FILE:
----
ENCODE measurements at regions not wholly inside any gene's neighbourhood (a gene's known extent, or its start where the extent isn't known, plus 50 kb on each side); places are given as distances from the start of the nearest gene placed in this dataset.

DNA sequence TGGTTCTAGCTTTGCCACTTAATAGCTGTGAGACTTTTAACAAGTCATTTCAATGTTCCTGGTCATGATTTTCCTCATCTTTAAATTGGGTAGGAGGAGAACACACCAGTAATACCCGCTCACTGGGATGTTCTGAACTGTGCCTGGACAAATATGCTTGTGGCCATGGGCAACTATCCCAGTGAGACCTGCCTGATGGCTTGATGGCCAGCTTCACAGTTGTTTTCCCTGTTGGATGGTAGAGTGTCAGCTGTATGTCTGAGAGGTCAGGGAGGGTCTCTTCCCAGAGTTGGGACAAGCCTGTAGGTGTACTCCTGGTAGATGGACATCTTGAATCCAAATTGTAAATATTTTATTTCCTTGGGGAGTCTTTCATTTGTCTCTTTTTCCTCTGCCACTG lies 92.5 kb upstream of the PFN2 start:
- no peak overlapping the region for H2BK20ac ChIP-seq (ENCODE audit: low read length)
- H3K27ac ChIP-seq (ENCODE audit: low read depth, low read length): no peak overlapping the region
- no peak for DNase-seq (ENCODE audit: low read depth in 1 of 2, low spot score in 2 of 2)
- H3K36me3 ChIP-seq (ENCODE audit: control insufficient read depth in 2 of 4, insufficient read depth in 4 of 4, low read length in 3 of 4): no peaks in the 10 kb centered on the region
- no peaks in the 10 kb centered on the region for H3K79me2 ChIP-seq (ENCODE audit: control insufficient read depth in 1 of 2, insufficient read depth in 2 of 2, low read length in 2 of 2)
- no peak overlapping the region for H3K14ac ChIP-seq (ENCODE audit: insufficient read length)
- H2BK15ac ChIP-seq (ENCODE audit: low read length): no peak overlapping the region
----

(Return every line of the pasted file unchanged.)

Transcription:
ENCODE measurements at regions not wholly inside any gene's neighbourhood (a gene's known extent, or its start where the extent isn't known, plus 50 kb on each side); places are given as distances from the start of the nearest gene placed in this dataset.

DNA sequence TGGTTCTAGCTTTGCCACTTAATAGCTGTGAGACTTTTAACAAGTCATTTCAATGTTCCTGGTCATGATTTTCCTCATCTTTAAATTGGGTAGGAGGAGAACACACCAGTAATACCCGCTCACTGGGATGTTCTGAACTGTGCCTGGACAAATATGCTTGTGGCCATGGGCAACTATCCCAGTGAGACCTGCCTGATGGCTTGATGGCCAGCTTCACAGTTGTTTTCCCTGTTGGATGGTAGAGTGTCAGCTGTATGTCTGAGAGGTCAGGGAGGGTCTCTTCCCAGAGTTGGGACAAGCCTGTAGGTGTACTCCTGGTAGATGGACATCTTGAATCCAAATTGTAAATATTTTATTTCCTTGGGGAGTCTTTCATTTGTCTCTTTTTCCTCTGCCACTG lies 92.5 kb upstream of the PFN2 start:
- no peak overlapping the region for H2BK20ac ChIP-seq (ENCODE audit: low read length)
- H3K27ac ChIP-seq (ENCODE audit: low read depth, low read length): no peak overlapping the region
- no peak for DNase-seq (ENCODE audit: low read depth in 1 of 2, low spot score in 2 of 2)
- H3K36me3 ChIP-seq (ENCODE audit: control insufficient read depth in 2 of 4, insufficient read depth in 4 of 4, low read length in 3 of 4): no peaks in the 10 kb centered on the region
- no peaks in the 10 kb centered on the region for H3K79me2 ChIP-seq (ENCODE audit: control insufficient read depth in 1 of 2, insufficient read depth in 2 of 2, low read length in 2 of 2)
- no peak overlapping the region for H3K14ac ChIP-seq (ENCODE audit: insufficient read length)
- H2BK15ac ChIP-seq (ENCODE audit: low read length): no peak overlapping the region